The other night I really needed to go for a run. It was just one of those days where I was desperate to escape my house. When my husband came home from work (late as usual), I was trying to get my older kids to eat their dinner while my 7-month old was screaming at the top of her lungs. My husband felt bad about my stressed out condition, so he asked me if I wanted to drive to a bookstore and relax (one of my all-time favorite things to do… I just love drinking coffee and skimming through books and magazines). I told him that I just wanted to go for a run. Even though it was already dark outside, I changed into my bright running clothes and laced up my brand-new running shoes.
As I stepped outside, I knew that my heart was set on 6 miles. I have been so used to running with other people that the thought of running 6 miles alone almost seemed daunting. It is just so funny because 2 years ago I often ran longer distances alone. Yet, once I tuned into my upbeat music and elongated my strides, I was happy as a clam (are clams really even happy?). I wanted to stay focused on keeping my speed up while working on improving my form.
I was focused on my running, but not so focused that I wasn’t aware of my surroundings. I kept thinking about how stupid it was for me to keep both ear buds in with the music blaring. Granted, I live in a pretty good neighborhood, but any neighborhood can seem scary at night. The other problem is that streetlights are hit or miss around here. Some of the sidewalk is well-lit, while other sections are pitch black. Not only do I have to worry about not tripping over a crack in the cement, but I also have to worry about some psycho jumping out of the bushes. As I neared the high school, I kept running past groups of teenagers that didn’t seem to care if they were hogging the entire sidewalk. Adolescent disrespect seems to be on the rise.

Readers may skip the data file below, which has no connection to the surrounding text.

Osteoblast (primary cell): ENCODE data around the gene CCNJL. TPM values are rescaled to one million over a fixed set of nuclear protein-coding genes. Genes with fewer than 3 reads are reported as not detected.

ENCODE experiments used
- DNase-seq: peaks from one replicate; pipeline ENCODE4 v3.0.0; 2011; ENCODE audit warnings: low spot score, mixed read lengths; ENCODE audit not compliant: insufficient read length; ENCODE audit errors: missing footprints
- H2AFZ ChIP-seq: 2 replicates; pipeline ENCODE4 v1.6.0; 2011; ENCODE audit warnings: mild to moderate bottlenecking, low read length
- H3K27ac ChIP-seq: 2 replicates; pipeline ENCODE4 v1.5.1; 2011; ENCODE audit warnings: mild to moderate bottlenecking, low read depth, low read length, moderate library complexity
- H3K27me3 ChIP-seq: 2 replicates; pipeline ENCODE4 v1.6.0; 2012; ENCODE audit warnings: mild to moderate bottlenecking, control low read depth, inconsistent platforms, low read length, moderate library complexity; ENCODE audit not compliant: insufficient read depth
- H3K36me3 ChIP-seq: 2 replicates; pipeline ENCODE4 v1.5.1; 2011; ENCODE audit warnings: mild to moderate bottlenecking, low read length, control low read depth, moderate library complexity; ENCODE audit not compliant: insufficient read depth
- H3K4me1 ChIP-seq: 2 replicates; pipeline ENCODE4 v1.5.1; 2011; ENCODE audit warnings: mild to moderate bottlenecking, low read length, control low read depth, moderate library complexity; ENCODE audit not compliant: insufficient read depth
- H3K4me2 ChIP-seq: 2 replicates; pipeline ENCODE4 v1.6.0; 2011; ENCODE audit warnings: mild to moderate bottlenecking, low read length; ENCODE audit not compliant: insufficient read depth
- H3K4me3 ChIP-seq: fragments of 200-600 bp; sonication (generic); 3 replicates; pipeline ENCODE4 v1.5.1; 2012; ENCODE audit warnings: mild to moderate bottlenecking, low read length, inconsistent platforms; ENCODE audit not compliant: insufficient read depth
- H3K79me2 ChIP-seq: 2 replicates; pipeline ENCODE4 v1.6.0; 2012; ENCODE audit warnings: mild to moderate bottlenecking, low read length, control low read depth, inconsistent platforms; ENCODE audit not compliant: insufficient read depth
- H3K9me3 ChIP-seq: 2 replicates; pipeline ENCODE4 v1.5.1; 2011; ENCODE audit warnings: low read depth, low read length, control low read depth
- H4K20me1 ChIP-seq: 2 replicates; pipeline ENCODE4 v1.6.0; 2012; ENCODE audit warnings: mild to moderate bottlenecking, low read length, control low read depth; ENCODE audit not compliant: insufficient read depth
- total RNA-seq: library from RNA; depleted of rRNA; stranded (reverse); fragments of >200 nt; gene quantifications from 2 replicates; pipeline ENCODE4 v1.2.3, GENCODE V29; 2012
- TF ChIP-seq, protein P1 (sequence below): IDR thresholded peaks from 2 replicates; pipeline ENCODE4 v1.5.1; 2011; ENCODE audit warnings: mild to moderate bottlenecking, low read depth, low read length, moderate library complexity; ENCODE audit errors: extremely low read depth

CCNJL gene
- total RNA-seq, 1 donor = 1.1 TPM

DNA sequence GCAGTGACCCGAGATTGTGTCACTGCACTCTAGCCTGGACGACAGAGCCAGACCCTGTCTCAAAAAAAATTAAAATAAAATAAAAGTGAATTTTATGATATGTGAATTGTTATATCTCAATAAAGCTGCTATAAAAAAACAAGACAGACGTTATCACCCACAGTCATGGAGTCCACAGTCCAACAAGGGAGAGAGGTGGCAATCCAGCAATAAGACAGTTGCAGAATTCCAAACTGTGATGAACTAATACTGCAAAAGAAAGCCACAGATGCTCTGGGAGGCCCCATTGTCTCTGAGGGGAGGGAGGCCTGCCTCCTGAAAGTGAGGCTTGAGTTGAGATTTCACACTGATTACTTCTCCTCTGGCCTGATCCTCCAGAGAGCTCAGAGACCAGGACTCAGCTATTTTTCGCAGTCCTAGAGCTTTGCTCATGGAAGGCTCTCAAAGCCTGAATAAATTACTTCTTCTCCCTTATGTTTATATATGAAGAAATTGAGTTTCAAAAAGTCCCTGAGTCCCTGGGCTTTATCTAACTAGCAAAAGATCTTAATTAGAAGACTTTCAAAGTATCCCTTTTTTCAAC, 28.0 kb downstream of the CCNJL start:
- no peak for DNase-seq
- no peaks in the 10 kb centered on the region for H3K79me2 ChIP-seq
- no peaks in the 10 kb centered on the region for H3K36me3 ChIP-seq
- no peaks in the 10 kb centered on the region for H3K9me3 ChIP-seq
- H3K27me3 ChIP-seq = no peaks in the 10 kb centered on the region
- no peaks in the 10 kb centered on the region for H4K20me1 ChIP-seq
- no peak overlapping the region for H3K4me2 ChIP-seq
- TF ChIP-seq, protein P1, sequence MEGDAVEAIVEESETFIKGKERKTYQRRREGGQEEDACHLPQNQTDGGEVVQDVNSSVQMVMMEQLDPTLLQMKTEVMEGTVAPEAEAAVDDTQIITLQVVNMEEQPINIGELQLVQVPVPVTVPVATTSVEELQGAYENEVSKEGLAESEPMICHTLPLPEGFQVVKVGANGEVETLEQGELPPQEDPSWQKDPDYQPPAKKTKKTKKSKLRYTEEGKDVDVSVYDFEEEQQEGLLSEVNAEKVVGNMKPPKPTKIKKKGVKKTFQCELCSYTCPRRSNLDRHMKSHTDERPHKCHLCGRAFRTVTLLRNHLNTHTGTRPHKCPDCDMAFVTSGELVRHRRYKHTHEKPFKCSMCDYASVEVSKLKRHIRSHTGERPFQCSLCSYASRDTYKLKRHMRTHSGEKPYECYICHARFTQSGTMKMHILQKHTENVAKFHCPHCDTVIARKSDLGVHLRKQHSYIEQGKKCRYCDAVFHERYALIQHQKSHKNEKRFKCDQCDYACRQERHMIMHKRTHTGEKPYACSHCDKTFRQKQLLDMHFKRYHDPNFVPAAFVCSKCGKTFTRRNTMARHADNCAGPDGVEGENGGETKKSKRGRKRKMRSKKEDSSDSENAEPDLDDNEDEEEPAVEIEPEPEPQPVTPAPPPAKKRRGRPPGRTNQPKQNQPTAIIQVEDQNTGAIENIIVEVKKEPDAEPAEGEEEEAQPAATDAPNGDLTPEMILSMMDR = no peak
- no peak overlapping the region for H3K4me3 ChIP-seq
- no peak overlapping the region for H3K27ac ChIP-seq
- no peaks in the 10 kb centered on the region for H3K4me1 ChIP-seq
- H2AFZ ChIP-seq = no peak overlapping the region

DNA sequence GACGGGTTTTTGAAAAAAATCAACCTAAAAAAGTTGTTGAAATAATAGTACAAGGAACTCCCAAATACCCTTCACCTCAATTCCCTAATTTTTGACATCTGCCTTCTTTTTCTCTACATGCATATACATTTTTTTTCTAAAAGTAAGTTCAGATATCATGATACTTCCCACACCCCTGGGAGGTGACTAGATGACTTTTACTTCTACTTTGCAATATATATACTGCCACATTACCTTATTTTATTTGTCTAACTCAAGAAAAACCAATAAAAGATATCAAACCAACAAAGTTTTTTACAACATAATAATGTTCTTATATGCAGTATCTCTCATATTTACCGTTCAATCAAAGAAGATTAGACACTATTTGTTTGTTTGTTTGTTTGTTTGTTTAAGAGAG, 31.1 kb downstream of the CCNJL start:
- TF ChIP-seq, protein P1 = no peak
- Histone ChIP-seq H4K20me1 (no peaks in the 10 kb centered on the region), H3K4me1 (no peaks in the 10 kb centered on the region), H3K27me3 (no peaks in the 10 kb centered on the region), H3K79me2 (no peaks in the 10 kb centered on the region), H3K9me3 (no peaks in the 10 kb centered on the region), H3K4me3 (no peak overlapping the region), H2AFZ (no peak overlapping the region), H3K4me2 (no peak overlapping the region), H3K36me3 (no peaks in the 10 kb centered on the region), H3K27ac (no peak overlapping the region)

Soon, I encountered the elementary school and beyond that I only saw another stretch of darkness. Since I hadn’t hit the turnaround point yet, I decided to run laps in the well-lit school parking lot before heading back towards home. As I went over the bridge and past a dark and scary forest, I heard a rustling in the bushes that made me jump sideways nearly falling into the road. Mind you, at this point I had realized that it was much smarter to run with only one ear bud in so I could have some idea of the noises that existed beyond my music. The bushes continued to rustle loudly as I ran the fastest mile out of all 6. Then the strangest thing happened. As I ran towards a light it flickered and then shut off. That must have happened at least three times within 5 minutes. So, not only do I have to worry about cracks and psychos at night, but I have to escape ghosts?! Finally I reached some decent lighting and happily continued to work on speed. Whatever makes you fast, right?
Needless to say, running alone at night does have its advantages. It definitely keeps the adrenaline pumping. Additionally, I was able to work on my form without anyone being able to see how silly I must have looked. I was even able to observe my form when my body created a shadow in the street light. I think I figured out that I might need to lift my knees just a tad higher. I don’t know… it might be a hopeless cause. I was just born to run like a flailing gazelle fleeing a lion. No, actually gazelles are more graceful, even in life-threatening situations.